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Unilateral Pedicle Screw Fixation is Associated with Reduced Cost and Similar Outcomes in Selected Patients Undergoing Minimally Invasive Transforaminal Lumbar Interbody Fusion for L4-5 Degenerative Spondylolisthesis.

Eliades P, Rahal JP, Herrick DB, Corliss BM, Riesenburger R, Hwang S, Kryzanski JT - Cureus (2015)

Bottom Line: Lumbar fusion surgeries, including the TLIF procedure, have been shown to be an effective treatment for leg and low back pain caused by degenerative spondylolisthesis. Some studies have shown TLIF surgeries to be cost-effective, but there is still a paucity of data and no consensus. Unilateral TLIFs can provide the same benefits as bilateral TLIFs, but come with additional benefits of a less invasive surgery.Most patients reported good or excellent results, and there were no significant differences between the cohorts with regard to clinical outcome.Hospital cost was significantly lower in the unilateral cohort, and hardware savings accounted for only part of the difference.

View Article: PubMed Central - HTML - PubMed

Affiliation: Department of Neurosurgery, Tufts University School of Medicine ; Wellman Center for Photomedicine and Department of Dermatology, Massachusetts General Hospital/ Harvard Medical School.

ABSTRACT

Study design: Retrospective study of 24 patients who underwent either a bilateral or unilateral TLIF procedure for the treatment of degenerative spondylolisthesis.

Objective: To analyze differences in cost and outcome between patients undergoing minimally invasive transforaminal lumbar interbody fusion (mi-TLIF) with unilateral or bilateral pedicle screw fixation for L4-5 degenerative spondylolisthesis.

Summary of background data: Lumbar fusion surgeries, including the TLIF procedure, have been shown to be an effective treatment for leg and low back pain caused by degenerative spondylolisthesis. Some studies have shown TLIF surgeries to be cost-effective, but there is still a paucity of data and no consensus. Unilateral TLIFs can provide the same benefits as bilateral TLIFs, but come with additional benefits of a less invasive surgery.

Methods: We retrospectively analyzed a consecutive series of patients with L4-5 degenerative stenosis and spondylolisthesis who either received a unilateral or bilateral mi-TLIF, paying particular attention to hospital cost and clinical outcome. Of the 33 patients eligible for analysis, we were able to obtain appropriate clinical and radiographic follow-up data on 24 patients (72.7%), 14 patients who underwent unilateral fixation, and 10 patients who underwent bilateral fixation.

Results: The cohorts were similar with regard to age, comorbidities, and demographics. Most patients reported good or excellent results, and there were no significant differences between the cohorts with regard to clinical outcome. There was one interbody graft extrusion in the unilateral cohort that required explantation, but no other hardware failures. Hospital cost was significantly lower in the unilateral cohort, and hardware savings accounted for only part of the difference.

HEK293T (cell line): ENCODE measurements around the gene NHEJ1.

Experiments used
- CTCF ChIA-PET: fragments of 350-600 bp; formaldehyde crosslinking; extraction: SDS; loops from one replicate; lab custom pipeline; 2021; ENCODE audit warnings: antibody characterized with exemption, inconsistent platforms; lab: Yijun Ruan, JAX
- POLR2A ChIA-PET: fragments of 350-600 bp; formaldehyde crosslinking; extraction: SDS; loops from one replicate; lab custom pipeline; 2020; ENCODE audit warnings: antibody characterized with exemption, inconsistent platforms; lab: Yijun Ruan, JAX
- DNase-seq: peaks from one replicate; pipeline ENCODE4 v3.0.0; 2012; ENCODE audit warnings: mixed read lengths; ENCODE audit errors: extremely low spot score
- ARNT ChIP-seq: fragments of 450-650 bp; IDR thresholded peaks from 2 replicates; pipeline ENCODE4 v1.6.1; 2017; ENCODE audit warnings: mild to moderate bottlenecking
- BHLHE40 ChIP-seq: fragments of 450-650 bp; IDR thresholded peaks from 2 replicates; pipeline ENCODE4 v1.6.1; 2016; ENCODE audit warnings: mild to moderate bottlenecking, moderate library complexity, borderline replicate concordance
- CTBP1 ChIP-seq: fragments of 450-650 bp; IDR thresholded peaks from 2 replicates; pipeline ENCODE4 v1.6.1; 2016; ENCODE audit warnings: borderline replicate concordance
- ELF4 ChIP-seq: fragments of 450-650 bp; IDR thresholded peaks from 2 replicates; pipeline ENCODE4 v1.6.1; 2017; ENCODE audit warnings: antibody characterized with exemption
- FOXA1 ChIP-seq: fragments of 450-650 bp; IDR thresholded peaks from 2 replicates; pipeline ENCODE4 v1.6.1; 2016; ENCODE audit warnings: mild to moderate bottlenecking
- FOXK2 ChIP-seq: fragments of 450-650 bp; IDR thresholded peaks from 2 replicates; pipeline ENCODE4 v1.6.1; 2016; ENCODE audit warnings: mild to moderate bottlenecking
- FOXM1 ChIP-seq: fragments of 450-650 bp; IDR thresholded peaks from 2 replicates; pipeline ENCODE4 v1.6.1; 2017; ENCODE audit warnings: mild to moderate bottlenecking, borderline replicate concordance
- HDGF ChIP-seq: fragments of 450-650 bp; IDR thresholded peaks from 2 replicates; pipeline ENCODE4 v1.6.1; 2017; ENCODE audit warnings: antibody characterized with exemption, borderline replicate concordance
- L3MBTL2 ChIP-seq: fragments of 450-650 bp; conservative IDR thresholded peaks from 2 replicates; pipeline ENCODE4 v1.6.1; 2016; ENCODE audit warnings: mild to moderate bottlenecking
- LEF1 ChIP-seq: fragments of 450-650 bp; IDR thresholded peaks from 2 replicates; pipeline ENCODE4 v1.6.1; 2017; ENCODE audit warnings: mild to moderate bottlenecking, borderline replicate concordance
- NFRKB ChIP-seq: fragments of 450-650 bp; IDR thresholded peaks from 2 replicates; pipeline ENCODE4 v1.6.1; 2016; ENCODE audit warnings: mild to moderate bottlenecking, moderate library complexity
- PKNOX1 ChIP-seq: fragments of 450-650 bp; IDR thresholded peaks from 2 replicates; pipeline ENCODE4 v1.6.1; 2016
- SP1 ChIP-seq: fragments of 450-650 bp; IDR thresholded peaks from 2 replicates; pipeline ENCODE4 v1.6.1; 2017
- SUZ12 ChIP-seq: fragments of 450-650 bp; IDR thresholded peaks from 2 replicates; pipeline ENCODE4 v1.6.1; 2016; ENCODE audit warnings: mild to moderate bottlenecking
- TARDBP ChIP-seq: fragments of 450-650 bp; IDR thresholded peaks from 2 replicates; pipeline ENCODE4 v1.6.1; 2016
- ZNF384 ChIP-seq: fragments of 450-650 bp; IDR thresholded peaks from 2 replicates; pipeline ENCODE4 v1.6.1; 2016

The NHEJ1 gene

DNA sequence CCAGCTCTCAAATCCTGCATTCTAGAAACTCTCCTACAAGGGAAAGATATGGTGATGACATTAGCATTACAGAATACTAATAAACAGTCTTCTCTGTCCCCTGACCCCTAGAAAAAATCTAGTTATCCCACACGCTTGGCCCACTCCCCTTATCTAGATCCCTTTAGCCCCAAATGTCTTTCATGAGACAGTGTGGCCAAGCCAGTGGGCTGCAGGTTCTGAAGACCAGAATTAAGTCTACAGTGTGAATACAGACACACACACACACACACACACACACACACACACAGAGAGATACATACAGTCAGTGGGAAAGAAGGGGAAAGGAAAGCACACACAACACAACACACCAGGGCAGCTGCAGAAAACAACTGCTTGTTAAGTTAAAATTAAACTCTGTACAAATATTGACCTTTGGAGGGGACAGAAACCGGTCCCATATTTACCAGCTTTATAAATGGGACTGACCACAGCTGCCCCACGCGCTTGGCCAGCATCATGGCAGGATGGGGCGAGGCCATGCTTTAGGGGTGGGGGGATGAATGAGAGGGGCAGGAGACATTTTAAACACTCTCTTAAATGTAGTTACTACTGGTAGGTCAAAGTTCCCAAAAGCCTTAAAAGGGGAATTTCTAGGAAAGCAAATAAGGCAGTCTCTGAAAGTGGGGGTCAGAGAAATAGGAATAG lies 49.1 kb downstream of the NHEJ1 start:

Conclusion: Unilateral pedicle screw fixation is an acceptable surgical strategy in patients with stable L4-5 degenerative spondylolisthesis undergoing mi-TLIF. In our series, unilateral fixation led to significant hospital cost savings without compromising clinical or radiographic outcomes.

No MeSH data available.


Related in: MedlinePlus

Interbody Graft Extrusion in a Unilaterally-Fixated Patient with an Abnormal Pedicle(A, B) Preoperative flexion (A) and extension (B) radiographs demonstrating anterolisthesis which increases >3mm in flexion. (C) Axial computed tomography through L5 demonstrating a vascular or neural structure within the left L5 pedicle.  (D) 3-month follow-up lateral radiograph demonstrating posterior graft migration.
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FIG1: Interbody Graft Extrusion in a Unilaterally-Fixated Patient with an Abnormal Pedicle(A, B) Preoperative flexion (A) and extension (B) radiographs demonstrating anterolisthesis which increases >3mm in flexion. (C) Axial computed tomography through L5 demonstrating a vascular or neural structure within the left L5 pedicle.  (D) 3-month follow-up lateral radiograph demonstrating posterior graft migration.

Mentions: Of 24 patients, 14 underwent unilateral mi-TLIF, and 10 underwent bilateral mi-TLIF. The patient demographics and comorbidities are provided in Table 2. There were no statistically significant differences between the two cohorts with regards to age or comorbidity. The average length of stay was 4.3 ± 2.1 days for the unilateral cohort, and 4.2 ± 1.0 days (P = 0.90) for the bilateral cohort. One patient in the unilateral cohort suffered postoperative atrial fibrillation that resulted in an extended length of stay of 10 days, an outlier that increased the average length of stay by 0.5 days. This case was also the only perioperative complication in the cohort; no patients in either cohort experienced postoperative radiculitis, venous thrombosis, pneumonia, myocardial infarction, cerebrospinal fluid leak, or surgical site infection. One patient in the unilateral cohort had interbody graft extrusion several months postoperatively requiring explantation. Notably, this patient was considered unstable given the findings of significant translation and angulation on preoperative dynamic imaging studies (Figures 1A, 1B). Bilateral instrumentation was not performed in this case because of a dysmorphic L5 pedicle that appeared to contain a neural or vascular structure (Figure 1C). On three-month follow-up, radiography demonstrated posterior migration of the graft (Figure 1D), which was subsequently explanted.